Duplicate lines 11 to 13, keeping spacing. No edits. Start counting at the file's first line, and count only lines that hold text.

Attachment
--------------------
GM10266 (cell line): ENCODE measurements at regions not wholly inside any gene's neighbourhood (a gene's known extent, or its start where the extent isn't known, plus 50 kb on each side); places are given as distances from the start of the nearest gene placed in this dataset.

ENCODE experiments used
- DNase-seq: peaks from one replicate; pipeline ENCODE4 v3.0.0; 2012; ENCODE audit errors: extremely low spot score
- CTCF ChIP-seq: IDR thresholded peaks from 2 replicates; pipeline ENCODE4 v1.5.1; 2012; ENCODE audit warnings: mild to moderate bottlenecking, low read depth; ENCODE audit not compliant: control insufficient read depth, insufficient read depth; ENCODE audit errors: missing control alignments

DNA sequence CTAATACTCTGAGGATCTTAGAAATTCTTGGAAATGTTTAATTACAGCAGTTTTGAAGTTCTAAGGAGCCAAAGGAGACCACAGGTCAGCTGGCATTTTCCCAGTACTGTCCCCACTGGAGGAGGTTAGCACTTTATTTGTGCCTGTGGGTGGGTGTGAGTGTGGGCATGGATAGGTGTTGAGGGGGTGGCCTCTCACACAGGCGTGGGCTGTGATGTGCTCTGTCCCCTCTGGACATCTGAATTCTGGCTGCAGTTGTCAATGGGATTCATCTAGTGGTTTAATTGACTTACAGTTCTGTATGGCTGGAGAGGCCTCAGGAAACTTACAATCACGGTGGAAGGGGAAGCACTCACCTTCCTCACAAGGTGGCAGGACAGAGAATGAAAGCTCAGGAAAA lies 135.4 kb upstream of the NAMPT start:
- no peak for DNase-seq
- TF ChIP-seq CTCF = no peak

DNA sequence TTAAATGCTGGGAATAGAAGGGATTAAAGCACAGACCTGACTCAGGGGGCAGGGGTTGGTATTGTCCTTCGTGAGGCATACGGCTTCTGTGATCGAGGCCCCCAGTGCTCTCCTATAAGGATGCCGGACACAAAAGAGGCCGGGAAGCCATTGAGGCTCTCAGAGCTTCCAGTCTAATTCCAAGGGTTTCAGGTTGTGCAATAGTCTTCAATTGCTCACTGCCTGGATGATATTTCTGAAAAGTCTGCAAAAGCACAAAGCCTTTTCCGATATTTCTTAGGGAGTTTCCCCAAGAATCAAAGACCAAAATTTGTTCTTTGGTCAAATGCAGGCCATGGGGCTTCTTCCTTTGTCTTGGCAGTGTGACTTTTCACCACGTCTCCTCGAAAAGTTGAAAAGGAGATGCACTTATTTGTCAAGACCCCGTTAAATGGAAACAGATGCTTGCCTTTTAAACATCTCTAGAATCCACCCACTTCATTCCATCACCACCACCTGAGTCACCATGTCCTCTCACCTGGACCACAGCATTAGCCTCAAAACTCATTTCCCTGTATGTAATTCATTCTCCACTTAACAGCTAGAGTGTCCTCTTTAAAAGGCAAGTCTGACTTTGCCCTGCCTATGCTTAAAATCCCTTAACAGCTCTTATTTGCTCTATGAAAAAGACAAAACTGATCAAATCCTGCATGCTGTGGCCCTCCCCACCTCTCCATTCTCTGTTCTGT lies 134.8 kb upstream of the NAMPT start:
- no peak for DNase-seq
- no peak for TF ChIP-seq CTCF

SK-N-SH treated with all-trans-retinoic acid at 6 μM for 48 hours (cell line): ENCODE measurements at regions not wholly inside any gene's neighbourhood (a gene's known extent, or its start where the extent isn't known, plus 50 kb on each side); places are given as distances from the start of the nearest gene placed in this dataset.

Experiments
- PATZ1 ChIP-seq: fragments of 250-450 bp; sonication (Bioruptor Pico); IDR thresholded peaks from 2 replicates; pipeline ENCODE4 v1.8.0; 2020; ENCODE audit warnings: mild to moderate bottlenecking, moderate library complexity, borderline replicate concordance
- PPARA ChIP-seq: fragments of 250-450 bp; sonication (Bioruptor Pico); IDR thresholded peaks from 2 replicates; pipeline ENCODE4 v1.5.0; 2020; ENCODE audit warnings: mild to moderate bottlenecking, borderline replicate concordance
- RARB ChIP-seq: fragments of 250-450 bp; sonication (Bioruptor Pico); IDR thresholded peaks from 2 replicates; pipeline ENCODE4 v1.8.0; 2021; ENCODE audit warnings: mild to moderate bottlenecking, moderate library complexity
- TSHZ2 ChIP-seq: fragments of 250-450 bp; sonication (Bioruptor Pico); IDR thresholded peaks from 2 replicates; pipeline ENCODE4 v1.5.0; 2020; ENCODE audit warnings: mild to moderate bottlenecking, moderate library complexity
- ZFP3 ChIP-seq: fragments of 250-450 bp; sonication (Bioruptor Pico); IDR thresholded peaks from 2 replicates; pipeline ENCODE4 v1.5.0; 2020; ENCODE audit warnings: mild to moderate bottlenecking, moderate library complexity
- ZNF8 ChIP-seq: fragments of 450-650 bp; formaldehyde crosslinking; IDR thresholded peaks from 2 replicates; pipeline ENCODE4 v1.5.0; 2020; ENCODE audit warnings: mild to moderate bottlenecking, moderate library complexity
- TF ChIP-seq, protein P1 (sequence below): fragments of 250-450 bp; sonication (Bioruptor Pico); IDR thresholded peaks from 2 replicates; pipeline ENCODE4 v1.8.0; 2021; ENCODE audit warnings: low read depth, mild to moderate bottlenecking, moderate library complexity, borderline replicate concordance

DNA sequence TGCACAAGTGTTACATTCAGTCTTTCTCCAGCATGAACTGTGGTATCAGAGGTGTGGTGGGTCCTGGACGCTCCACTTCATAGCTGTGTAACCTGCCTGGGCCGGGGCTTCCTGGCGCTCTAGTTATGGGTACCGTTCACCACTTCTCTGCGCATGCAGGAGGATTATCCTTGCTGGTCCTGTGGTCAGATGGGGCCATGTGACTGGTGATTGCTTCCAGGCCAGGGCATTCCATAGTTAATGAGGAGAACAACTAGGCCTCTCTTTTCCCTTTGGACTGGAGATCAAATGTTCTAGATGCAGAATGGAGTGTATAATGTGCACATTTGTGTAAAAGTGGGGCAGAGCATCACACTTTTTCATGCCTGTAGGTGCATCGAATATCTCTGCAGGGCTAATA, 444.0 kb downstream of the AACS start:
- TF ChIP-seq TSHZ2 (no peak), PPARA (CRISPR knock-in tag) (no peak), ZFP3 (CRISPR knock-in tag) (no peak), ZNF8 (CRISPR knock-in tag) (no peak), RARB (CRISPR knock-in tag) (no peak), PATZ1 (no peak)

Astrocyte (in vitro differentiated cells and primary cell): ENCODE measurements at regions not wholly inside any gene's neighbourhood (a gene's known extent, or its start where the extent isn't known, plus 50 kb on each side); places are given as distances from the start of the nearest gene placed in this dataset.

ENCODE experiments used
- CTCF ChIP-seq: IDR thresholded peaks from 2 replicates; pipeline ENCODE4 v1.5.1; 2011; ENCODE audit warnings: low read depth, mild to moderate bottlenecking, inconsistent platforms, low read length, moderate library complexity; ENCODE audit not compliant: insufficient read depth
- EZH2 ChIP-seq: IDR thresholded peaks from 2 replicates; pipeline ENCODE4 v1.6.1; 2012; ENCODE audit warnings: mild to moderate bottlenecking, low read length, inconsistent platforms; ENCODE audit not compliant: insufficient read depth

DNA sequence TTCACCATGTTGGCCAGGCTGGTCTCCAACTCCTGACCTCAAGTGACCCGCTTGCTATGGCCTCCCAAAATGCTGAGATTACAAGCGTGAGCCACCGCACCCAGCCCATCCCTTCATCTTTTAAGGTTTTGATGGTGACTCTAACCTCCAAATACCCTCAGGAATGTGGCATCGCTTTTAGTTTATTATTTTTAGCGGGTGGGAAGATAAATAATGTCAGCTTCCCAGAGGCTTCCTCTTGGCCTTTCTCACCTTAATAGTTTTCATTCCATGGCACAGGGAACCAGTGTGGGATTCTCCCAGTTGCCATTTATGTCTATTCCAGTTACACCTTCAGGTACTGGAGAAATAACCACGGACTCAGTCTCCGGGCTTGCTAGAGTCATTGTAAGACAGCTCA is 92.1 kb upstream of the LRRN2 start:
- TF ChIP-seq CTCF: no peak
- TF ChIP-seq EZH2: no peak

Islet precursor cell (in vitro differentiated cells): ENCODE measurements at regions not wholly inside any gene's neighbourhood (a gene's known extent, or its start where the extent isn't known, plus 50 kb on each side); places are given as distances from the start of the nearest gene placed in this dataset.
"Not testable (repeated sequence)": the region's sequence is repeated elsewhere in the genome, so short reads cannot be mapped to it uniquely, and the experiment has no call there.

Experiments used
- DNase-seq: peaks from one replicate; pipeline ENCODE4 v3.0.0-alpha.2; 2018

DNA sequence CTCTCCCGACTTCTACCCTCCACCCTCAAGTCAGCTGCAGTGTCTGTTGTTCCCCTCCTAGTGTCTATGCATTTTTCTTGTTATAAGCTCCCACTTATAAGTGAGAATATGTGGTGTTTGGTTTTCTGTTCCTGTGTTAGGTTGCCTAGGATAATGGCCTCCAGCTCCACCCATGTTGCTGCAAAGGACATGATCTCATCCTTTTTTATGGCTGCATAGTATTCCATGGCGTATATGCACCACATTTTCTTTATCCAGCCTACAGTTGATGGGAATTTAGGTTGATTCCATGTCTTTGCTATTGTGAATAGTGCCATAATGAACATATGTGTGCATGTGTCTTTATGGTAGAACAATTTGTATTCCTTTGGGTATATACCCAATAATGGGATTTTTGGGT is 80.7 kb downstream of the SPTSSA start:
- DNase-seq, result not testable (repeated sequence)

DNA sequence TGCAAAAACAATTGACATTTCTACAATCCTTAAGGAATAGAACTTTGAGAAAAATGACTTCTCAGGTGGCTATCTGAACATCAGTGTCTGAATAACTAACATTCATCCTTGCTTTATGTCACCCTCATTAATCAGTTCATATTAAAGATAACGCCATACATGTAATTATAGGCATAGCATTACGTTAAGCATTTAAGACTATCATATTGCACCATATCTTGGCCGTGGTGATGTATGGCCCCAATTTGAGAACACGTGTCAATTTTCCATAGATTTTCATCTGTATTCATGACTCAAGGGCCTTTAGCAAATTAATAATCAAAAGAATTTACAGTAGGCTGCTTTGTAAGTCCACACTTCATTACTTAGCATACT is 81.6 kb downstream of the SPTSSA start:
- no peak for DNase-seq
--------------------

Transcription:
SK-N-SH treated with all-trans-retinoic acid at 6 μM for 48 hours (cell line): ENCODE measurements at regions not wholly inside any gene's neighbourhood (a gene's known extent, or its start where the extent isn't known, plus 50 kb on each side); places are given as distances from the start of the nearest gene placed in this dataset.

Experiments
- PATZ1 ChIP-seq: fragments of 250-450 bp; sonication (Bioruptor Pico); IDR thresholded peaks from 2 replicates; pipeline ENCODE4 v1.8.0; 2020; ENCODE audit warnings: mild to moderate bottlenecking, moderate library complexity, borderline replicate concordance